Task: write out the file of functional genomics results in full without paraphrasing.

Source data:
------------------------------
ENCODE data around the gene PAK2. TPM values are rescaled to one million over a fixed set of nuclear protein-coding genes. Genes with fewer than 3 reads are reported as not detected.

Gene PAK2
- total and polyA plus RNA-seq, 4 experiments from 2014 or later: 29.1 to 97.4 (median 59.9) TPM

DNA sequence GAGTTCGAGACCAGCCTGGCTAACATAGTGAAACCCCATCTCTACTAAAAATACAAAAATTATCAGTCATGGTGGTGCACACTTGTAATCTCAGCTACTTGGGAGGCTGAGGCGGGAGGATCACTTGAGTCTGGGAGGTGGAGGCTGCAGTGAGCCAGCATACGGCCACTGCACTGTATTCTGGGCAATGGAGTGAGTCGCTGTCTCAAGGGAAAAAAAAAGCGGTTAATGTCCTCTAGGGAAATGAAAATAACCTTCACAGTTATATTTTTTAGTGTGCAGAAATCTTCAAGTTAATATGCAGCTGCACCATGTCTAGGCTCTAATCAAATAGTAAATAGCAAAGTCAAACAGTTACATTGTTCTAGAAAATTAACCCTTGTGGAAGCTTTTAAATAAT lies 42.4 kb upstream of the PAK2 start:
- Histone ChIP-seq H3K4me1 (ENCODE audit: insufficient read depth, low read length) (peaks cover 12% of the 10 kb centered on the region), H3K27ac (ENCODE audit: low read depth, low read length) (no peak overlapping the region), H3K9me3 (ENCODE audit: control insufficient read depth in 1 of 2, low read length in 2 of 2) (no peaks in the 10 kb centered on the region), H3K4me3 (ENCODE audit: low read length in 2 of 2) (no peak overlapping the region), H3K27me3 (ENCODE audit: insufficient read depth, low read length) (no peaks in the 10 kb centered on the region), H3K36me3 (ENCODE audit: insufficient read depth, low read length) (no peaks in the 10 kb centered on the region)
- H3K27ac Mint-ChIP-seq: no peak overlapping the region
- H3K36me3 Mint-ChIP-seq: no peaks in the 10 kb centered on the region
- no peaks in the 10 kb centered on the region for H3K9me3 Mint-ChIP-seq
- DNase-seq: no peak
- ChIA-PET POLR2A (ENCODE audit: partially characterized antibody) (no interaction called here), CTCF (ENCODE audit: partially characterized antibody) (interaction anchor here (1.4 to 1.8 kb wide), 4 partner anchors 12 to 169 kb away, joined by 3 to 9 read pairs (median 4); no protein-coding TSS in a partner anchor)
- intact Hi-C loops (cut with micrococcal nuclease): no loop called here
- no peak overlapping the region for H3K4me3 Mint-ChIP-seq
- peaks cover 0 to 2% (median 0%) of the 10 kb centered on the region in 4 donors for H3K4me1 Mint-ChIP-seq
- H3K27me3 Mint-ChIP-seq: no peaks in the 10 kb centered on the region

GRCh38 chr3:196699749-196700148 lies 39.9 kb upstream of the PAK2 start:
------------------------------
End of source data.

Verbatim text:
ENCODE data around the gene PAK2. TPM values are rescaled to one million over a fixed set of nuclear protein-coding genes. Genes with fewer than 3 reads are reported as not detected.

Gene PAK2
- total and polyA plus RNA-seq, 4 experiments from 2014 or later: 29.1 to 97.4 (median 59.9) TPM

DNA sequence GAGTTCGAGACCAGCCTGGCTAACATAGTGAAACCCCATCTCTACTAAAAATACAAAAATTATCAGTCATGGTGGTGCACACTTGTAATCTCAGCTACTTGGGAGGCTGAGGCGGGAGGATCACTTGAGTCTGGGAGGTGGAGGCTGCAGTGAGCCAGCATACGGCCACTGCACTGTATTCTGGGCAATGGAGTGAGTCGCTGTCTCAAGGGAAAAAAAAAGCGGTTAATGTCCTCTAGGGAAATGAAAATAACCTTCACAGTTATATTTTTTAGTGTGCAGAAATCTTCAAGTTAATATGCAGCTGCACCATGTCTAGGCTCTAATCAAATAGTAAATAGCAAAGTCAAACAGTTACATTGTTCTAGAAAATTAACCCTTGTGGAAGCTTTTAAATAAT lies 42.4 kb upstream of the PAK2 start:
- Histone ChIP-seq H3K4me1 (ENCODE audit: insufficient read depth, low read length) (peaks cover 12% of the 10 kb centered on the region), H3K27ac (ENCODE audit: low read depth, low read length) (no peak overlapping the region), H3K9me3 (ENCODE audit: control insufficient read depth in 1 of 2, low read length in 2 of 2) (no peaks in the 10 kb centered on the region), H3K4me3 (ENCODE audit: low read length in 2 of 2) (no peak overlapping the region), H3K27me3 (ENCODE audit: insufficient read depth, low read length) (no peaks in the 10 kb centered on the region), H3K36me3 (ENCODE audit: insufficient read depth, low read length) (no peaks in the 10 kb centered on the region)
- H3K27ac Mint-ChIP-seq: no peak overlapping the region
- H3K36me3 Mint-ChIP-seq: no peaks in the 10 kb centered on the region
- no peaks in the 10 kb centered on the region for H3K9me3 Mint-ChIP-seq
- DNase-seq: no peak
- ChIA-PET POLR2A (ENCODE audit: partially characterized antibody) (no interaction called here), CTCF (ENCODE audit: partially characterized antibody) (interaction anchor here (1.4 to 1.8 kb wide), 4 partner anchors 12 to 169 kb away, joined by 3 to 9 read pairs (median 4); no protein-coding TSS in a partner anchor)
- intact Hi-C loops (cut with micrococcal nuclease): no loop called here
- no peak overlapping the region for H3K4me3 Mint-ChIP-seq
- peaks cover 0 to 2% (median 0%) of the 10 kb centered on the region in 4 donors for H3K4me1 Mint-ChIP-seq
- H3K27me3 Mint-ChIP-seq: no peaks in the 10 kb centered on the region

GRCh38 chr3:196699749-196700148 lies 39.9 kb upstream of the PAK2 start: